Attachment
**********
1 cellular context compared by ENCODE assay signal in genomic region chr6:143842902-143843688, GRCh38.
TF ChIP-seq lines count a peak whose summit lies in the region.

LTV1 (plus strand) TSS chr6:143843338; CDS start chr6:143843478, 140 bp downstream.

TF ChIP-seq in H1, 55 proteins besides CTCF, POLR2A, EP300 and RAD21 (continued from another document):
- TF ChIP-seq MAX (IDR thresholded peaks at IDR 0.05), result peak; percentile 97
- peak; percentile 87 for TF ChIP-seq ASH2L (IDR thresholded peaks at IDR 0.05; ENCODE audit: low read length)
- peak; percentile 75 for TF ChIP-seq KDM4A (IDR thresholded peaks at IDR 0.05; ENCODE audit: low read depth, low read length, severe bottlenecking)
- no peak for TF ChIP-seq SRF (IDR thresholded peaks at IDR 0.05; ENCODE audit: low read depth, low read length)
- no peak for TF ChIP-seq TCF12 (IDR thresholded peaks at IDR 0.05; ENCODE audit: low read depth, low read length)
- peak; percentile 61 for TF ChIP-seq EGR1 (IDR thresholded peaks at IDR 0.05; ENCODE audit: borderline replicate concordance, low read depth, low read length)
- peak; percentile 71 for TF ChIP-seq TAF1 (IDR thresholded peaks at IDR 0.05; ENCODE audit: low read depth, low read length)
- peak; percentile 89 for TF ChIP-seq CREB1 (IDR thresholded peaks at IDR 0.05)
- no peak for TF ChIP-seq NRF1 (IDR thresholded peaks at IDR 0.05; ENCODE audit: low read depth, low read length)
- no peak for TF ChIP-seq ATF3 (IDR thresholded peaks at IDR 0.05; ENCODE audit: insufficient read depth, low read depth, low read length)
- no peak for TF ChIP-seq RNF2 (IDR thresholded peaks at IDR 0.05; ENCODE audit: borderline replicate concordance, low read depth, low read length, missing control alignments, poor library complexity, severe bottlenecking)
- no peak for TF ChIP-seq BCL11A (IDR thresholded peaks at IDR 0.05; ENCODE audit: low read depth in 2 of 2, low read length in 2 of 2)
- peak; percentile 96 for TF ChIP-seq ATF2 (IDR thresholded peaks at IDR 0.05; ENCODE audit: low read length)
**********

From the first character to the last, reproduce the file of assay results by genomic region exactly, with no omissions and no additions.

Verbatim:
1 cellular context compared by ENCODE assay signal in genomic region chr6:143842902-143843688, GRCh38.
TF ChIP-seq lines count a peak whose summit lies in the region.

LTV1 (plus strand) TSS chr6:143843338; CDS start chr6:143843478, 140 bp downstream.

TF ChIP-seq in H1, 55 proteins besides CTCF, POLR2A, EP300 and RAD21 (continued from another document):
- TF ChIP-seq MAX (IDR thresholded peaks at IDR 0.05), result peak; percentile 97
- peak; percentile 87 for TF ChIP-seq ASH2L (IDR thresholded peaks at IDR 0.05; ENCODE audit: low read length)
- peak; percentile 75 for TF ChIP-seq KDM4A (IDR thresholded peaks at IDR 0.05; ENCODE audit: low read depth, low read length, severe bottlenecking)
- no peak for TF ChIP-seq SRF (IDR thresholded peaks at IDR 0.05; ENCODE audit: low read depth, low read length)
- no peak for TF ChIP-seq TCF12 (IDR thresholded peaks at IDR 0.05; ENCODE audit: low read depth, low read length)
- peak; percentile 61 for TF ChIP-seq EGR1 (IDR thresholded peaks at IDR 0.05; ENCODE audit: borderline replicate concordance, low read depth, low read length)
- peak; percentile 71 for TF ChIP-seq TAF1 (IDR thresholded peaks at IDR 0.05; ENCODE audit: low read depth, low read length)
- peak; percentile 89 for TF ChIP-seq CREB1 (IDR thresholded peaks at IDR 0.05)
- no peak for TF ChIP-seq NRF1 (IDR thresholded peaks at IDR 0.05; ENCODE audit: low read depth, low read length)
- no peak for TF ChIP-seq ATF3 (IDR thresholded peaks at IDR 0.05; ENCODE audit: insufficient read depth, low read depth, low read length)
- no peak for TF ChIP-seq RNF2 (IDR thresholded peaks at IDR 0.05; ENCODE audit: borderline replicate concordance, low read depth, low read length, missing control alignments, poor library complexity, severe bottlenecking)
- no peak for TF ChIP-seq BCL11A (IDR thresholded peaks at IDR 0.05; ENCODE audit: low read depth in 2 of 2, low read length in 2 of 2)
- peak; percentile 96 for TF ChIP-seq ATF2 (IDR thresholded peaks at IDR 0.05; ENCODE audit: low read length)